Fiona Dalton, CEO

Chief executive's blog - 18 November 2015

In my personal blog, I'll keep you up to date on what's happening at the Trust, sharing what I think we're doing well and what we can improve.

Fiona Dalton, chief executive

Amazingly (at least to me) I've now been writing this blog for two years - as I started working here as CEO in early November 2013. Writing my blog is a part of my job that I’ve always enjoyed, because it forces me to spend time reflecting on the past two or three weeks, and it gives me the opportunity to speak directly and in a personal way to everyone at UHS, and anyone else who is interested in our challenges and achievements.

But this week’s blog has been difficult to write. I want to talk about alcohol, and its impact on society and our hospital – but drinking is such a fundamental part of our society that it’s hard to talk about it without coming across as morally superior or a complete kill-joy. So to be absolutely clear - I drink alcohol, and sometimes drink more than I should. And I think we all need to be more honest about the level of alcohol consumption in the UK today, the extent to which it underpins how society functions, and the impact of this on our health.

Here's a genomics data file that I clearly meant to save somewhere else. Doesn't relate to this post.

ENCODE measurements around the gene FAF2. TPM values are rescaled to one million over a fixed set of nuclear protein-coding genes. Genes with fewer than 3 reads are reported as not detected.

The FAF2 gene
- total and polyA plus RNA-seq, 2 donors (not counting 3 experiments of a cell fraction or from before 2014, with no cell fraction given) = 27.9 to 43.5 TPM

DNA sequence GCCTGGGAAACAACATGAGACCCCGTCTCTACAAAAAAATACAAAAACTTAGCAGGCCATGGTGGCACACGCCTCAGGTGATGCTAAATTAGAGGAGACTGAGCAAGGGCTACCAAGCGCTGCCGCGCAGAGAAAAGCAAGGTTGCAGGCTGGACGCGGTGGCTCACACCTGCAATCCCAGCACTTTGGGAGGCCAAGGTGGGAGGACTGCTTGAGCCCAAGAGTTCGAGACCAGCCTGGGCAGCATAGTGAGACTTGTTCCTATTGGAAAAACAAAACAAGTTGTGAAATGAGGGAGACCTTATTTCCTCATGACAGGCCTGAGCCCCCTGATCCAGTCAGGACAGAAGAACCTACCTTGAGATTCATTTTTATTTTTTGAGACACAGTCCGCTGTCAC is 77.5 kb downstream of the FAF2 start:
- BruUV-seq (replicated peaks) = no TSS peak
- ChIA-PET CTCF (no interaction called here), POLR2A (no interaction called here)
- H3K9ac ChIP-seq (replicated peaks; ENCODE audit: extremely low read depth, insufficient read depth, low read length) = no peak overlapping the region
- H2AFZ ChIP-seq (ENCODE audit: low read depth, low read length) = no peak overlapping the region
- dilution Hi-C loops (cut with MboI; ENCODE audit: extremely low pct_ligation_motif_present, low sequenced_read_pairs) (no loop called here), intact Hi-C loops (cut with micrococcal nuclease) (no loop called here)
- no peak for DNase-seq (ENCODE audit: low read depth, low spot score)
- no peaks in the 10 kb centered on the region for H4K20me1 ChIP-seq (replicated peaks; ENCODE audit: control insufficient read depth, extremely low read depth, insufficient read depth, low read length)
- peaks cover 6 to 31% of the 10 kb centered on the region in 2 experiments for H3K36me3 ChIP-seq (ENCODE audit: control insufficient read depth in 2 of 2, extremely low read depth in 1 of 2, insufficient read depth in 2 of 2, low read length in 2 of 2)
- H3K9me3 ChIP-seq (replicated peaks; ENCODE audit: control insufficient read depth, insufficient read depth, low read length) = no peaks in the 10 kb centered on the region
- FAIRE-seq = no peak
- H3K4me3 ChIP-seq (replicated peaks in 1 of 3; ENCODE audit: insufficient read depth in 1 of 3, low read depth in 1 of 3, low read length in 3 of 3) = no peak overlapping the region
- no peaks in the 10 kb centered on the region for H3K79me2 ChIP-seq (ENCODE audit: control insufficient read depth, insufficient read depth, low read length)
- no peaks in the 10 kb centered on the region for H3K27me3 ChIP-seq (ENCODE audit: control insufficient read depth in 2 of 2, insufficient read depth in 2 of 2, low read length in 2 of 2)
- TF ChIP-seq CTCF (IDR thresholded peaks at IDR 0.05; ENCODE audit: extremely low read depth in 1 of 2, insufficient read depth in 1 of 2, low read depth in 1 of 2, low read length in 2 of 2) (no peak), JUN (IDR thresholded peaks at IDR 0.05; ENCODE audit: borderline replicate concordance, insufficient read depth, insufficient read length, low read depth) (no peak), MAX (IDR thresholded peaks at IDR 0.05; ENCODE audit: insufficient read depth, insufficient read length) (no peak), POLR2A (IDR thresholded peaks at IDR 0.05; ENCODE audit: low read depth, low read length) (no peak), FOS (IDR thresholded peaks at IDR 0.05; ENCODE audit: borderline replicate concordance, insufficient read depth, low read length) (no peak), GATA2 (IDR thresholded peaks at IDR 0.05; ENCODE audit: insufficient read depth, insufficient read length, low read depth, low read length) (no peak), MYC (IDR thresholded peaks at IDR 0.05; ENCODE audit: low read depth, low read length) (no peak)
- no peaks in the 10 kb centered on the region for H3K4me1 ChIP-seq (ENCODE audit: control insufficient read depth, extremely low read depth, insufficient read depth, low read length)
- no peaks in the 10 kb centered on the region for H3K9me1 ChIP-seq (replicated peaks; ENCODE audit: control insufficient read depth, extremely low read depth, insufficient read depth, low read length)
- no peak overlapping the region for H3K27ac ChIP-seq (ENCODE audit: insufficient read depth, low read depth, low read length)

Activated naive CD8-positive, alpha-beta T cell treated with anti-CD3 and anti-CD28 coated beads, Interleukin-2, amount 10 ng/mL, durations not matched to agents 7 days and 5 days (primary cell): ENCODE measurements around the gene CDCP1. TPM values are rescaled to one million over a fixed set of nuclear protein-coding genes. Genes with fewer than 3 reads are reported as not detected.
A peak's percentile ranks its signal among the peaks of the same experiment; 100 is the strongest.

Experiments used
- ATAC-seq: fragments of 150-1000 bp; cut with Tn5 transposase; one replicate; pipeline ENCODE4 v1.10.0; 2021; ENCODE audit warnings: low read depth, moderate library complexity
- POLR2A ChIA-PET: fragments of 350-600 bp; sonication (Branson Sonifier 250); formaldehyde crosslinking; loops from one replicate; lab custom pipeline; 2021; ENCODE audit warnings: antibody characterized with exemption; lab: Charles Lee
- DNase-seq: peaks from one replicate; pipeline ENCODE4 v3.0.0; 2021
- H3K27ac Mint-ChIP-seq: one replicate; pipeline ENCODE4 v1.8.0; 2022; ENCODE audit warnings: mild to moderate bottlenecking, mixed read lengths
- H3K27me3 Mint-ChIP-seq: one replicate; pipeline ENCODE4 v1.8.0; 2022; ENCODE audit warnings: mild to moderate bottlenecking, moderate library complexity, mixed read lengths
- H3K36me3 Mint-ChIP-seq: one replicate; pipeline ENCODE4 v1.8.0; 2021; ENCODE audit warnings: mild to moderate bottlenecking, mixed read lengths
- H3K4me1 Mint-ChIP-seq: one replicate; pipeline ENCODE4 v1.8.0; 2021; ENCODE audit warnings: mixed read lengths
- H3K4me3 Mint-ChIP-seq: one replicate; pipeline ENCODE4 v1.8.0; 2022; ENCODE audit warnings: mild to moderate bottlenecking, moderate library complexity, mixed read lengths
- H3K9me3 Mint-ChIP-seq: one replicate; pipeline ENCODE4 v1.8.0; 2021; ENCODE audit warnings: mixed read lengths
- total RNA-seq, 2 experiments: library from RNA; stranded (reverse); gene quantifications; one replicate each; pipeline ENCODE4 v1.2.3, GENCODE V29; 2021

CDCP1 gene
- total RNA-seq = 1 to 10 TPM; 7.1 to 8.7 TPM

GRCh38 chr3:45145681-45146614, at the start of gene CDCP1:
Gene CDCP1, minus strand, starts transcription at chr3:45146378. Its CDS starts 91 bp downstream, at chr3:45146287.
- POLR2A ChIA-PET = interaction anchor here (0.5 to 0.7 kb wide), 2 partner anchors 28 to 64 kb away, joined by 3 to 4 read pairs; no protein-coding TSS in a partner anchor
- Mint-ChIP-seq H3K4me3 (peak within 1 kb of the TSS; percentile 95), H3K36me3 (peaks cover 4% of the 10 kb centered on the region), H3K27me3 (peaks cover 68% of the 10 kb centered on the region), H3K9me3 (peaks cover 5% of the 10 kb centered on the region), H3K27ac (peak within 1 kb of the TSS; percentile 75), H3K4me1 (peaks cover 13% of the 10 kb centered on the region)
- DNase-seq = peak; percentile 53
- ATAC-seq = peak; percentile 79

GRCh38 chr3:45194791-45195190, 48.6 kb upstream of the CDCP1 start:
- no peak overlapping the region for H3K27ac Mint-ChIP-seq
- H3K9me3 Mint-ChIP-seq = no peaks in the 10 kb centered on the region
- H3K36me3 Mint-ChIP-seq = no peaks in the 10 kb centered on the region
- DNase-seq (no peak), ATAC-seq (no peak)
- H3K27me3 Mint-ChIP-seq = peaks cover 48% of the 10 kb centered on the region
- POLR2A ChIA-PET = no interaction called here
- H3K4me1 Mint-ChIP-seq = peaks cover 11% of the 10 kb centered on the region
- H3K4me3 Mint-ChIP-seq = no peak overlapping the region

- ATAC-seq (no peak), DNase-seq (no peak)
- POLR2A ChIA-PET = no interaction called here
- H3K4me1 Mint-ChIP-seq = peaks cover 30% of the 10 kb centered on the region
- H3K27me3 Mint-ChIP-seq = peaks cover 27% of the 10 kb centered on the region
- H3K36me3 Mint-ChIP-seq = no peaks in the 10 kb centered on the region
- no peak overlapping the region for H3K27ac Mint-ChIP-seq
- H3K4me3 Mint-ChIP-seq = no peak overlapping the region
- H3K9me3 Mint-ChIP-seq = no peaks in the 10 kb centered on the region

Drinking permeates our language – when things are going well someone will suggest “breaking out the champagne” but if they’re not so good there will be talk of “drowning our sorrows”. We “wet the baby’s head” or aspire to a "champagne lifestyle".

And the health impact of alcohol in the UK today is very scary. It's estimated that 20% of us are damaging our health through drinking too much, more than 6,000 people die every year from alcohol related deaths, and over a million people are admitted to hospital. All of this costs about £21 billion a year.

Within UHS, we see the consequences of drinking in almost every department. Whether it’s violence in the emergency department or exacerbations of safeguarding issues in paediatrics; levels of trauma and road traffic accidents or obstetric complications; an increased incidence of cancer or the chronic long term liver disease that we see in hepatology – excessive drinking has an impact across our services.

We who work in healthcare are of course part of society, and we know that there is often a culture in hospitals of recovering from a difficult shift by going home and having a drink. We need to be honest about this if we're going to be serious about supporting our staff, and truly believing in health promotion, both for our staff and our patients.

It’s not always going to be a comfortable conversation, but we need to talk about alcohol.


Fiona Dalton


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Page comments

I think like most drugs alcohol is an attempt to compensate for stress.
Sam Goold (23/11/2015 16:57:45)
Fantastic blog, thank you for the honesty. Alcohol Awareness week is a good time to be considering this topic.
Cathy Rule (19/11/2015 09:29:46)